Death rates for all infectious diseases, as well as AIDS, were derived because of the possibility of misclassification of AIDS deaths (recognising that the infectious diseases tuberculosis and pneumonia are the most commonly reported AIDS-defining illnesses in Western Europe1). Death rates from pneumonia were not provided separately due to the potential identification of individuals. The 9th International Classification of Disease was used to classify deaths occurring between 1998 and 2000 (codes 000–139 for all infectious disease; 042–044 for AIDS) and the 10th for deaths between 2001 and 2002 (codes A00–A98 and B00–B99 for all infectious disease; B20–B24 for AIDS). Directly standardised rates for both the African migrants and Portugal-born adjusted to the European standard population 2000, rate ratios (RRs) using the rate of the Portuguese as a reference rate and 95% confidence intervals (CIs) were derived.9 10 Rates were derived for all Africans and for the three largest groups (Angola, Mozambique and Cape Verde). Where at least 20 deaths were recorded in each 10-year age group, poisson regression models were used to examine the contribution of occupational class and (separately) marital status to the mortality differences between African migrants and Portugal-born.

Similar data for African migrants to England and Wales were used to derive corresponding death rates and RRs, which enabled comparisons with Africans in Portugal. The Office for National Statistics provided anonymised death records for 1999–2003 and tabulated population data from the 2001 census for England and Wales. Deaths and populations at risk were again derived by country of birth and 5-year age groups with analyses based on those aged 25–64 years only. The UK comparison group contained those born in countries from Western and Southern Africa (termed West Africa hereafter) that were least likely to have significant white Africans (according to 2001 distributions of ethnicity by country of birth). These were Gambia, Ghana, Sierra Leone, Nigeria, Botswana, Lesotho, Swaziland and Zimbabwe.

Results

Among Portugal-born, infectious diseases accounted for 5.7% of all deaths (of which 67.6% were AIDS and 9.7% were tuberculosis). The corresponding figures for Africans were 16.8%, 79.3% and 7.7%. Death rates for both all infectious diseases and AIDS were higher among Africans than Portuguese (fig 1), with death rates for AIDS among men from Cape Verde men more than twice that of Portugal-born men.

Figure 1

The impact of adjusting for marital status and for occupational class on infectious diseases and AIDS mortality of African migrants living in Portugal. RR and 95% CI, ages 25–64 years, period 1998–2002. 1Derived from rates adjusted to European standard population, baseline rate refers to for all people born in Portugal. 2Countries not included if number of deaths <40.

Adjustment for differences in the distributions of marital status categories reduced some of the excess mortality for both all infectious diseases and AIDS, more so among men than women. In both Portuguese and Africans, those who were not married had substantially higher death rates than those who were married (table 1). Among men, the relative difference was greater among Portugal-born than Africans. However, the absolute level of mortality was greater in Africans than Portugal-born in every marital status category. Occupational class was also associated with all infectious diseases and AIDS mortality among men. Men in manual social classes had higher death rates than men in non-manual, but the relative difference, as reflected by the RRs, appeared to be smaller than for marital status.

Table 1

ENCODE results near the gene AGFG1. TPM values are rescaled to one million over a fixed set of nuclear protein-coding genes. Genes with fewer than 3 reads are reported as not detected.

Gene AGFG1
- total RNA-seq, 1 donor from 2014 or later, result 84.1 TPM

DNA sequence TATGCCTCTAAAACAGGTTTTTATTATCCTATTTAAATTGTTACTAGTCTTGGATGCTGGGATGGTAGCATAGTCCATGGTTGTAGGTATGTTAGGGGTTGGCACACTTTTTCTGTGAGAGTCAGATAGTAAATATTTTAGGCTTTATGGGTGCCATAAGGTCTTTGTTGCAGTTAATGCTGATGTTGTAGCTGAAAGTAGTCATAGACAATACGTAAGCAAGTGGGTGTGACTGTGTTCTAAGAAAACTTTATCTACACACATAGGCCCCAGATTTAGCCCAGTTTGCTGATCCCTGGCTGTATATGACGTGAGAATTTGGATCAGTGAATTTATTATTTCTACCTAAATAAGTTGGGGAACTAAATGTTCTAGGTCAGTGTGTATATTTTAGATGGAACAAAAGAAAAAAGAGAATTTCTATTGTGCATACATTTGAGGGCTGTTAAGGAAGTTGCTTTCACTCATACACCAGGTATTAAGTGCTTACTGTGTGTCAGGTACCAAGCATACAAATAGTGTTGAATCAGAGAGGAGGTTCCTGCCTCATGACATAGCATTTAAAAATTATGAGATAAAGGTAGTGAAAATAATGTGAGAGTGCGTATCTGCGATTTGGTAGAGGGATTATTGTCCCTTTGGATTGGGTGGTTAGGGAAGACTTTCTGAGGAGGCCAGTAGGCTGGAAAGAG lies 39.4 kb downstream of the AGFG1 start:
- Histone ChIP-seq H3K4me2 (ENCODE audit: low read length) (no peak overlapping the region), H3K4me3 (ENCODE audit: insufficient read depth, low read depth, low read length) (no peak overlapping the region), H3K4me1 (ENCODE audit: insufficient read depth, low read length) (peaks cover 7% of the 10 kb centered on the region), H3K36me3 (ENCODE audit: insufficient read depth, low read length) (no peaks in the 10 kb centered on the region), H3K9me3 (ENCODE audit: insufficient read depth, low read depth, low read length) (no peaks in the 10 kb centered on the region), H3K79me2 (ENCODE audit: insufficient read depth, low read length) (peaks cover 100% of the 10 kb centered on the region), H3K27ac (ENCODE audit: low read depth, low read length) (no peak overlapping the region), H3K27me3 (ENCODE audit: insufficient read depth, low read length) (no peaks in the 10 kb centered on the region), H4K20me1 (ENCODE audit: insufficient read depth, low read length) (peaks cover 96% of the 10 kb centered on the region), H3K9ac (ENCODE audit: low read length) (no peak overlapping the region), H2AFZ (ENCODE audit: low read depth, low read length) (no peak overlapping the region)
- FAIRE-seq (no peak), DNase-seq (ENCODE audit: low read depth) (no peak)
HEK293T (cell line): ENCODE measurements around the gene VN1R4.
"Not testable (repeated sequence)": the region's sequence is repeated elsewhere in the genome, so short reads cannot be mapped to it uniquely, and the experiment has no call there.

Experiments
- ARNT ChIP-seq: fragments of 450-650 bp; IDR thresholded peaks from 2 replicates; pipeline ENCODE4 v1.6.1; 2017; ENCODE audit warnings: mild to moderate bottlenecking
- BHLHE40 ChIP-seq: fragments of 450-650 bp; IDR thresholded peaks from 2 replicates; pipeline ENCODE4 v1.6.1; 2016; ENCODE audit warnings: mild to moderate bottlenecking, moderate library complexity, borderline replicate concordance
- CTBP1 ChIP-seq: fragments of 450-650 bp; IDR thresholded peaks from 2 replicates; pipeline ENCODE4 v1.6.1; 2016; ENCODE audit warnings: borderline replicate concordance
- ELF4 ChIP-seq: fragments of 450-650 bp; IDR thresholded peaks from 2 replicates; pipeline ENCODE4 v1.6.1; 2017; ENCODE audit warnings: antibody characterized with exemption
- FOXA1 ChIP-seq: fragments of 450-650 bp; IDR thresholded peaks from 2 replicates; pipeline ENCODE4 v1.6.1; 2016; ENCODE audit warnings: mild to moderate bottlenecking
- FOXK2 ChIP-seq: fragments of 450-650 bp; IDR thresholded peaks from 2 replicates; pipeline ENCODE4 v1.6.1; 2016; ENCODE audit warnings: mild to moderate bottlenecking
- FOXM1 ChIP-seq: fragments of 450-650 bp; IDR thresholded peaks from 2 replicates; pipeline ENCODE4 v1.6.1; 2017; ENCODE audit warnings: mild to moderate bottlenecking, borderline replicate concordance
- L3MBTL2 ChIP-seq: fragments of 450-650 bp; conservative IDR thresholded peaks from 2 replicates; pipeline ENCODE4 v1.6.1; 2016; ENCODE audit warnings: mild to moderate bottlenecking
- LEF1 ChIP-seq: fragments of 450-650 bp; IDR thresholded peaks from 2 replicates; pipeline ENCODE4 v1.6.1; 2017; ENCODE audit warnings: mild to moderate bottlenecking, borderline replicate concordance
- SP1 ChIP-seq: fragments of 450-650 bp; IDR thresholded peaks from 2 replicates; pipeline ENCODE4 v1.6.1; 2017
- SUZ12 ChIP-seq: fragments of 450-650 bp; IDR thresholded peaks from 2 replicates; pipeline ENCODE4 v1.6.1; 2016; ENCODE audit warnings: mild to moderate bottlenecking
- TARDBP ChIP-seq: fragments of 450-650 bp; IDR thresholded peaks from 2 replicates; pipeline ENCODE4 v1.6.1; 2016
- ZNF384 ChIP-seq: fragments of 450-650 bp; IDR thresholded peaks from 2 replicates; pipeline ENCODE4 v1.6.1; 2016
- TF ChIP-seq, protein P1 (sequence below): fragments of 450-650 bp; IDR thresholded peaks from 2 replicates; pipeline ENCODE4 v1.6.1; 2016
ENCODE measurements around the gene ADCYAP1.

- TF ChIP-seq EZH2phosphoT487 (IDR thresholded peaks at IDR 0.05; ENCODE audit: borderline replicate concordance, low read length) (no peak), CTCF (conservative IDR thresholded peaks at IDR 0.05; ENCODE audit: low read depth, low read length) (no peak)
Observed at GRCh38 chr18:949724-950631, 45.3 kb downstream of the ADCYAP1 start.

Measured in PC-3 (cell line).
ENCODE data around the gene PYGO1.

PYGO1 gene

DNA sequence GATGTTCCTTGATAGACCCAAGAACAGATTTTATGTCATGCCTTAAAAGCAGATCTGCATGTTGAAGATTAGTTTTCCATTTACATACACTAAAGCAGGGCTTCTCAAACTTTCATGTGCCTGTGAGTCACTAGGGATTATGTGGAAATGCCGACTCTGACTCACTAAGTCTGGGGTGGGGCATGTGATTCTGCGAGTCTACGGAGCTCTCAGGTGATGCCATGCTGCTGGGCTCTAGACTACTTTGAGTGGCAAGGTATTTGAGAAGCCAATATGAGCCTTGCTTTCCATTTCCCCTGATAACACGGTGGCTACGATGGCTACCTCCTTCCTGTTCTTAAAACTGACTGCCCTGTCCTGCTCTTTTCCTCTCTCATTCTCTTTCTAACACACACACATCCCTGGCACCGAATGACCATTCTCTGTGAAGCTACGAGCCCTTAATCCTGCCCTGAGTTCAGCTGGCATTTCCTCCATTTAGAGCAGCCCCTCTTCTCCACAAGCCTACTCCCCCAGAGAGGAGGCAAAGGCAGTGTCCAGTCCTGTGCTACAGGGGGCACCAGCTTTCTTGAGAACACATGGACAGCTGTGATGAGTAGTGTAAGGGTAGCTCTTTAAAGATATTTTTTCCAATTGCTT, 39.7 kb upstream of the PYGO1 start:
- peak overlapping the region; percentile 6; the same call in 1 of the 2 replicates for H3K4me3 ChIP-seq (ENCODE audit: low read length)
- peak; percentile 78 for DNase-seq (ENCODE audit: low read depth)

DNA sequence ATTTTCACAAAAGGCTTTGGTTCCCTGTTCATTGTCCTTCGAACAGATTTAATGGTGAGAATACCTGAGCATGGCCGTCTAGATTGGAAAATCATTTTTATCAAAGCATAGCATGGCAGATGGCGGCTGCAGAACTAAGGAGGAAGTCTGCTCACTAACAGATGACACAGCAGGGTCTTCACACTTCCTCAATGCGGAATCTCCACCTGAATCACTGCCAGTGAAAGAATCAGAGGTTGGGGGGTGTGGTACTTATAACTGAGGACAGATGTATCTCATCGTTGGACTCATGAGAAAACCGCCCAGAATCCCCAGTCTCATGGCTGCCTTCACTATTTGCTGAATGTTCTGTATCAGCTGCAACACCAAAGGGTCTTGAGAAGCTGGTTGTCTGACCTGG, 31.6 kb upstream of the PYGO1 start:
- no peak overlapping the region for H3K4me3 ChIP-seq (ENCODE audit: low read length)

Death rates* and RR†, 95% CI, by marital status and by occupational class (men) for African migrant and Portugal-born men and women, ages 25–64 years

Figure 2 shows the RRs for people born in Portugal, African migrants in Portugal and in England and Wales, using the death rates for people born in England and Wales as the reference rates. Infectious disease and AIDS death rates were much higher in Portugal than in England and Wales. Among men, AIDS death rates for those who were Portugal-born were more than 30 times higher and more than 100 times higher for Africans in Portugal, than the rates for men born in England and Wales. Africans in Portugal had higher AIDS death rates (men 87.7/100 000; women 22.2/100 000) than Africans in England and Wales (10.7/100 000; women 11.6/100 000). In the England and Wales grouping of West Africans, migrants from Zimbabwe comprised about 20% of the population but 76% of AIDS deaths.

Figure 2

Death rates (adjusted to European standard population.), RR and 95% CI for African origin groups living in Portugal (1998–2002) or England and Wales (1999–2003), aged 25–64 years. 1Missing due to insufficient deaths. 2 Migrants born in Gambia, Ghana, Sierra Leone, Nigeria, Botswana, Lesotho, Swaziland and Zimbabwe.

Discussion

To our knowledge, this is the first study to examine AIDS mortality among Africans in Portugal. Portugal has the highest HIV infection and AIDS rates in Western Europe,1 11 and our findings show higher mortality rates for all infectious diseases and AIDS among African migrants than those born in Portugal. Infectious disease and AIDS death rates were higher among those who were unmarried than those who were, and among men from manual occupational classes than among non-manual.

A greater proportion of Africans were not married and this accounted for some of their excess mortality. It is possible that being unmarried is associated with greater exposure to HIV risk factors, such as having multiple sexual partners.12 The association between poverty, unemployment and HIV is also often cited as a key feature of the African migrant experience of the disease in Europe.12 However, we have found that African men in Portugal are more likely to be classified to both an occupational class (signalling economic activity) and a non-manual class than those born in Portugal,7 13 and here we find that the effect of occupational class on mortality was similar for both Africans and Portugal-born. Although we could not examine the joint effects of marital status and occupational class, these results suggest that there are clear social inequalities in mortality risk of Africans, but the high risk cannot be attributed only to poverty and unemployment.